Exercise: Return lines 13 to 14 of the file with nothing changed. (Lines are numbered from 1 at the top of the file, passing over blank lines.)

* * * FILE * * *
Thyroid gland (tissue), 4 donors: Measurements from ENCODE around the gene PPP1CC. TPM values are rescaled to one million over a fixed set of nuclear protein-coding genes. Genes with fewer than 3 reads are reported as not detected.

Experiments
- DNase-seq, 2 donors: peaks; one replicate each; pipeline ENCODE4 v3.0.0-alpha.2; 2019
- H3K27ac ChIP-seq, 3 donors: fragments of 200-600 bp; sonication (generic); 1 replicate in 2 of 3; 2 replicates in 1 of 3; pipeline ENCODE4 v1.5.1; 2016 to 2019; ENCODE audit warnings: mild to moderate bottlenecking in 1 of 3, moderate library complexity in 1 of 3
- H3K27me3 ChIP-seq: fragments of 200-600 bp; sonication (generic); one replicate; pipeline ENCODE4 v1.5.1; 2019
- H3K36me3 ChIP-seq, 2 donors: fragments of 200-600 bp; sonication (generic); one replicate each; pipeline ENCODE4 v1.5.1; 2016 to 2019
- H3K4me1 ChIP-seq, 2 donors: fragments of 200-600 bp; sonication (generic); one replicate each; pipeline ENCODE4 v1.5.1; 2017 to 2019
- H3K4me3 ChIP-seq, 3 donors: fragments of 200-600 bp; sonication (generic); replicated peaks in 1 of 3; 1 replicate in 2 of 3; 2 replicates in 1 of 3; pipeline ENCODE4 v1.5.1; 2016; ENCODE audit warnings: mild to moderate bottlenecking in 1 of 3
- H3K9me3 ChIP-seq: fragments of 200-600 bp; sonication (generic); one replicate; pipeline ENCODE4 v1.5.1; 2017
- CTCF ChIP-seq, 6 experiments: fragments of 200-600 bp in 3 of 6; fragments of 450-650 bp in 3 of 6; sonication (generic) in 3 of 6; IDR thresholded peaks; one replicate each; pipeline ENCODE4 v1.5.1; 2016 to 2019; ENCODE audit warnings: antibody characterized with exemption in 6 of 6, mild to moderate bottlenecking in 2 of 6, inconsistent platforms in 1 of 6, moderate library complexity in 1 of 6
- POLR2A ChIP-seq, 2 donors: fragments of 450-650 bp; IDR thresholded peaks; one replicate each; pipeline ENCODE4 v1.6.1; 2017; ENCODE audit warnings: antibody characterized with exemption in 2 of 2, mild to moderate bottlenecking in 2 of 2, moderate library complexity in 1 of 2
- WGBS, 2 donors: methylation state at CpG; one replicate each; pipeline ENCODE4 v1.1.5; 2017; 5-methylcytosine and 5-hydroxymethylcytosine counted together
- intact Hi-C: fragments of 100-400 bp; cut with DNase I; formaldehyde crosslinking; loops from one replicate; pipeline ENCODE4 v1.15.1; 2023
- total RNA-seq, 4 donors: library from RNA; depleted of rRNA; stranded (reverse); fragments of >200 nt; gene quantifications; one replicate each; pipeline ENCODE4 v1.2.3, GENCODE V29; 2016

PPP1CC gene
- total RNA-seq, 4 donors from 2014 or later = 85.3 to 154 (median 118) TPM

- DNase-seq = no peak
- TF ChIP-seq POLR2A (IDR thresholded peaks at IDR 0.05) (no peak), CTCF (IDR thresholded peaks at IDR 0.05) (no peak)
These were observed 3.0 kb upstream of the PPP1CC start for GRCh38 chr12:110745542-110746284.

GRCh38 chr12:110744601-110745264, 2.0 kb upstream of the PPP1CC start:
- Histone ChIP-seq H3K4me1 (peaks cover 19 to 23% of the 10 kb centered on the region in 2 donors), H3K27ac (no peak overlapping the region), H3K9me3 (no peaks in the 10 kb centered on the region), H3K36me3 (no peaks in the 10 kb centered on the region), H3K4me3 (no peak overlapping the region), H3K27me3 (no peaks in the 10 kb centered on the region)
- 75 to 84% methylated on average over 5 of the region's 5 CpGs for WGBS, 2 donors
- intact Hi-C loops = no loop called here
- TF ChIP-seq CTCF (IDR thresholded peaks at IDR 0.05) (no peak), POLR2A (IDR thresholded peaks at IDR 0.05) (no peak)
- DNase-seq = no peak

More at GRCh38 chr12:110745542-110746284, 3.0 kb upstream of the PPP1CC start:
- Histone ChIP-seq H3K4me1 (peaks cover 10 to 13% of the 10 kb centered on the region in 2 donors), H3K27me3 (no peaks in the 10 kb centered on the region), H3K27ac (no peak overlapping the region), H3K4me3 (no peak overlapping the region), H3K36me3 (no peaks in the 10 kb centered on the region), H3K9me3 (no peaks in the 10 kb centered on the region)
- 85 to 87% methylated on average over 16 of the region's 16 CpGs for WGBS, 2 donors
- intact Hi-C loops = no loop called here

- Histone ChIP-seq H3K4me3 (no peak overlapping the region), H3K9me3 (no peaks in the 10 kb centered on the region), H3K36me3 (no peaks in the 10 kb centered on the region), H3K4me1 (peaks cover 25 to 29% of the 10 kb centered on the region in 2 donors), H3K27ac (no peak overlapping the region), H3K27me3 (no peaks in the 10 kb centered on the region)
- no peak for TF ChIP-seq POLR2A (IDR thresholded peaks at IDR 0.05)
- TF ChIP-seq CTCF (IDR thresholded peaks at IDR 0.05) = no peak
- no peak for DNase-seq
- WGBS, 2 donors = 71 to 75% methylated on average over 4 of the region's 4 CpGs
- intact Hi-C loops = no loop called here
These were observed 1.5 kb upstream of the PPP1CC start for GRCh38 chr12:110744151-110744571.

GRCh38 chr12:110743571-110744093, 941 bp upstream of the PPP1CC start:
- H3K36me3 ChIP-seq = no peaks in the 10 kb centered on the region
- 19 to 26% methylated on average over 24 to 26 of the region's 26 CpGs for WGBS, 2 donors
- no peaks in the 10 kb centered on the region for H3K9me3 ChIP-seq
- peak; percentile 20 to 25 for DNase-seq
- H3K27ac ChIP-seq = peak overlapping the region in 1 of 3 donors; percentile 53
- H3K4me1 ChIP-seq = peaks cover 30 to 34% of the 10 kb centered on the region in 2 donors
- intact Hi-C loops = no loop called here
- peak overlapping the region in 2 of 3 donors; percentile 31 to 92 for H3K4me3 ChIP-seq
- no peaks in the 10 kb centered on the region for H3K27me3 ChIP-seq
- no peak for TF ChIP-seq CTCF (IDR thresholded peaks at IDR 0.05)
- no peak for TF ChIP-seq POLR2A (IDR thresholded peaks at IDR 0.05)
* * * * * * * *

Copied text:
- intact Hi-C: fragments of 100-400 bp; cut with DNase I; formaldehyde crosslinking; loops from one replicate; pipeline ENCODE4 v1.15.1; 2023
- total RNA-seq, 4 donors: library from RNA; depleted of rRNA; stranded (reverse); fragments of >200 nt; gene quantifications; one replicate each; pipeline ENCODE4 v1.2.3, GENCODE V29; 2016